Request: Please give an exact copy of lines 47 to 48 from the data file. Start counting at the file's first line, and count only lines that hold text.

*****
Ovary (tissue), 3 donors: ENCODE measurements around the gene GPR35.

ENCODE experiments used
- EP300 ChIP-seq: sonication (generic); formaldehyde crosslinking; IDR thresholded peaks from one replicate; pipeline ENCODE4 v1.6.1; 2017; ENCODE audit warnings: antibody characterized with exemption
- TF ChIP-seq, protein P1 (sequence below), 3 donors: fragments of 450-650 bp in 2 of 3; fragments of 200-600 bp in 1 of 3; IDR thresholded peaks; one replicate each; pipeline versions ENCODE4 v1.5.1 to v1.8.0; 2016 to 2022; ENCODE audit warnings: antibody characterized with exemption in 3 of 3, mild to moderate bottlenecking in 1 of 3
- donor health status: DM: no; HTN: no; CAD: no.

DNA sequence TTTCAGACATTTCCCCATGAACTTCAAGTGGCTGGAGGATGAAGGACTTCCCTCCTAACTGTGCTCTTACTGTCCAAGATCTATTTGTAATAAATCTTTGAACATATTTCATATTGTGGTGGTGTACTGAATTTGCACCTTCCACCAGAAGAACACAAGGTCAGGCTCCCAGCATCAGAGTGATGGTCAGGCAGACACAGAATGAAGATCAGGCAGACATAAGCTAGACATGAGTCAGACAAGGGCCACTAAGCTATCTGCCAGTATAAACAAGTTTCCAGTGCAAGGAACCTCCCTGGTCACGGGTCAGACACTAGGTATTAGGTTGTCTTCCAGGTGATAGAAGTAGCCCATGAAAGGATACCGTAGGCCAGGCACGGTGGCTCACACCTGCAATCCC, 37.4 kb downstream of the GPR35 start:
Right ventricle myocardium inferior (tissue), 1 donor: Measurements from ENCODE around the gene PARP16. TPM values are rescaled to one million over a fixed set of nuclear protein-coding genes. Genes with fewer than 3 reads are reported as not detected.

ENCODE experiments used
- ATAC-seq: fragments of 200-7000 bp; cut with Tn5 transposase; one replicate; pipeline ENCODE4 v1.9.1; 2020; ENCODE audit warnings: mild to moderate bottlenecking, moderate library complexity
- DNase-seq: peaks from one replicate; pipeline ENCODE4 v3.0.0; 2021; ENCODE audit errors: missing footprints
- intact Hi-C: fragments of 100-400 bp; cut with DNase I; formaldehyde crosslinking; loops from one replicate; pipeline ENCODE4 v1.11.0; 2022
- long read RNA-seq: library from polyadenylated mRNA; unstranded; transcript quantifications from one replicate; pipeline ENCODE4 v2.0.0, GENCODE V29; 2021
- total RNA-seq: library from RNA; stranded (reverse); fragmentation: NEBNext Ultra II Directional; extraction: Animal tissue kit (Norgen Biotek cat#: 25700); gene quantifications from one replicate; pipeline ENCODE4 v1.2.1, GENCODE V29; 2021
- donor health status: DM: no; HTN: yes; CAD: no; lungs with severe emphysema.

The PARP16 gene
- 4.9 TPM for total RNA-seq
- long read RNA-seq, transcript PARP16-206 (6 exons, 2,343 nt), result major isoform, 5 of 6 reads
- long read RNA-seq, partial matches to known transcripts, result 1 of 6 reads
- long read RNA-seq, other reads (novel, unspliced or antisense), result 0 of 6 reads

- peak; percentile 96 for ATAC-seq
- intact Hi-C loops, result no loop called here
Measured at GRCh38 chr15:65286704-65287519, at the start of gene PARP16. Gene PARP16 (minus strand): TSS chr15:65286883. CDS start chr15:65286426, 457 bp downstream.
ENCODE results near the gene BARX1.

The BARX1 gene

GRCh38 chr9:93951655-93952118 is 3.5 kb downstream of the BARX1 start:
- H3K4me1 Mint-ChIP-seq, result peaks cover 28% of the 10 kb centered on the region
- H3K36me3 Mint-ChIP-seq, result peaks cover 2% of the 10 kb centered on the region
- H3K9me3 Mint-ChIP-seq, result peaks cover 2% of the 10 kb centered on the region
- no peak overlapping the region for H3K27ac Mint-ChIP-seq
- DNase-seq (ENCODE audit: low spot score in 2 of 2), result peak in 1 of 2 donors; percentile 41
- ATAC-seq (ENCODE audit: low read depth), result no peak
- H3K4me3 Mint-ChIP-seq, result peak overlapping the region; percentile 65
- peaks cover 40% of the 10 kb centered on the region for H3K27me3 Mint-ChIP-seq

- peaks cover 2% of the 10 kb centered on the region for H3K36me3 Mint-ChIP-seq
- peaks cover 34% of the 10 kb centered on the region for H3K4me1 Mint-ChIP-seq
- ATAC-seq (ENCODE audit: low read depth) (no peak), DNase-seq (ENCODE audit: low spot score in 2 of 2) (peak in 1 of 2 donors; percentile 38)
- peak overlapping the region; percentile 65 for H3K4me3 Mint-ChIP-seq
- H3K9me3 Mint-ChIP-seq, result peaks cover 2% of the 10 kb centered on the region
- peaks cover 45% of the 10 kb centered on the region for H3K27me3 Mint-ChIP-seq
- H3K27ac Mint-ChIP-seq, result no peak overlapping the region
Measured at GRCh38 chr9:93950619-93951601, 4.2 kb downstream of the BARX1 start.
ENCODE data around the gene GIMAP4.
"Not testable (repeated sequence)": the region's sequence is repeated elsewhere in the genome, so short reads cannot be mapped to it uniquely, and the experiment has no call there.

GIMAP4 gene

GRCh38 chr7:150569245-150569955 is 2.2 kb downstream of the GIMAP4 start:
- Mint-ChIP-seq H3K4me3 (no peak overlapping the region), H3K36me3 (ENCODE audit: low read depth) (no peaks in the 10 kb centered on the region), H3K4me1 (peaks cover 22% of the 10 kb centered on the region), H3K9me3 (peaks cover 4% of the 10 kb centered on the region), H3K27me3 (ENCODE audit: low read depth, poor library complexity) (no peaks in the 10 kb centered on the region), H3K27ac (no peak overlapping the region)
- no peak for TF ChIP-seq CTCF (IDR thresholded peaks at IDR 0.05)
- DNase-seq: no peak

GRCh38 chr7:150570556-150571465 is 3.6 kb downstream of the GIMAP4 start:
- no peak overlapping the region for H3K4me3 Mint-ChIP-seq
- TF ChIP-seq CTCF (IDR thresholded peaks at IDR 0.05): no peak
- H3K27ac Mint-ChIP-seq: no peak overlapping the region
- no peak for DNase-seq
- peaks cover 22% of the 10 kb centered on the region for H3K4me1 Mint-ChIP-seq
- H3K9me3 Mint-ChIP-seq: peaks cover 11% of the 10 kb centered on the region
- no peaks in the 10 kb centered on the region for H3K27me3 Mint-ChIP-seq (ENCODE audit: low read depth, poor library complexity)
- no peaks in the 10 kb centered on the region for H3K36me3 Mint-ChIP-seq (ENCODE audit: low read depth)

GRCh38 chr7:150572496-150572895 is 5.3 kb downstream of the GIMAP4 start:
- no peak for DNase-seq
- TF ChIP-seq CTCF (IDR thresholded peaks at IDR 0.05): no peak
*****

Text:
- no peak for TF ChIP-seq CTCF (IDR thresholded peaks at IDR 0.05)
- DNase-seq: no peak